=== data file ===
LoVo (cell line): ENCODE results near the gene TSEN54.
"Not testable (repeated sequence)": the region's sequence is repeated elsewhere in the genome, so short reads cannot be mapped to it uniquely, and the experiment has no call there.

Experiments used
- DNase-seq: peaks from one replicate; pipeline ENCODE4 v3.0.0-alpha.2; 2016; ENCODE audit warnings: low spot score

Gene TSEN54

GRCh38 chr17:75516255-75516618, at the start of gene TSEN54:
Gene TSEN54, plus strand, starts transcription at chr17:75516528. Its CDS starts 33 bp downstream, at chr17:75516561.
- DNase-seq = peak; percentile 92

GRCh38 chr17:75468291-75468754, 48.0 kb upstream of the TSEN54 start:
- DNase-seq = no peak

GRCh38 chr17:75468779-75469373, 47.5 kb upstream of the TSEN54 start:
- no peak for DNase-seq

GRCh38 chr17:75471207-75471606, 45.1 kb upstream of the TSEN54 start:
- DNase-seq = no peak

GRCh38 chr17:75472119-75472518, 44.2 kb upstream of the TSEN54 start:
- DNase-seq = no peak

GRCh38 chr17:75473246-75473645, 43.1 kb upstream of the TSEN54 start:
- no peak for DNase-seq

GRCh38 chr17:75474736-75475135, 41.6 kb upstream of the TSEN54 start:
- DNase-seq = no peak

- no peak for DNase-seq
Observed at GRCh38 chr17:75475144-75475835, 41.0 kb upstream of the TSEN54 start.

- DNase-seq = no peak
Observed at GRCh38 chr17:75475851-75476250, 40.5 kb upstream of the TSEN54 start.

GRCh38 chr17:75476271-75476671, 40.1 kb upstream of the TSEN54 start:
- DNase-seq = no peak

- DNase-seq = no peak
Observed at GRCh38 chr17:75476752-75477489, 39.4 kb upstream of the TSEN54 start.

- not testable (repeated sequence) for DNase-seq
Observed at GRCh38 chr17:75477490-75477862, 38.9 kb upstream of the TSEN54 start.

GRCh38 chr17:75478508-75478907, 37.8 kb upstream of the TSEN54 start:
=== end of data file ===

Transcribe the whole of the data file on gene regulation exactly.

LoVo (cell line): ENCODE results near the gene TSEN54.
"Not testable (repeated sequence)": the region's sequence is repeated elsewhere in the genome, so short reads cannot be mapped to it uniquely, and the experiment has no call there.

Experiments used
- DNase-seq: peaks from one replicate; pipeline ENCODE4 v3.0.0-alpha.2; 2016; ENCODE audit warnings: low spot score

Gene TSEN54

GRCh38 chr17:75516255-75516618, at the start of gene TSEN54:
Gene TSEN54, plus strand, starts transcription at chr17:75516528. Its CDS starts 33 bp downstream, at chr17:75516561.
- DNase-seq = peak; percentile 92

GRCh38 chr17:75468291-75468754, 48.0 kb upstream of the TSEN54 start:
- DNase-seq = no peak

GRCh38 chr17:75468779-75469373, 47.5 kb upstream of the TSEN54 start:
- no peak for DNase-seq

GRCh38 chr17:75471207-75471606, 45.1 kb upstream of the TSEN54 start:
- DNase-seq = no peak

GRCh38 chr17:75472119-75472518, 44.2 kb upstream of the TSEN54 start:
- DNase-seq = no peak

GRCh38 chr17:75473246-75473645, 43.1 kb upstream of the TSEN54 start:
- no peak for DNase-seq

GRCh38 chr17:75474736-75475135, 41.6 kb upstream of the TSEN54 start:
- DNase-seq = no peak

- no peak for DNase-seq
Observed at GRCh38 chr17:75475144-75475835, 41.0 kb upstream of the TSEN54 start.

- DNase-seq = no peak
Observed at GRCh38 chr17:75475851-75476250, 40.5 kb upstream of the TSEN54 start.

GRCh38 chr17:75476271-75476671, 40.1 kb upstream of the TSEN54 start:
- DNase-seq = no peak

- DNase-seq = no peak
Observed at GRCh38 chr17:75476752-75477489, 39.4 kb upstream of the TSEN54 start.

- not testable (repeated sequence) for DNase-seq
Observed at GRCh38 chr17:75477490-75477862, 38.9 kb upstream of the TSEN54 start.

GRCh38 chr17:75478508-75478907, 37.8 kb upstream of the TSEN54 start: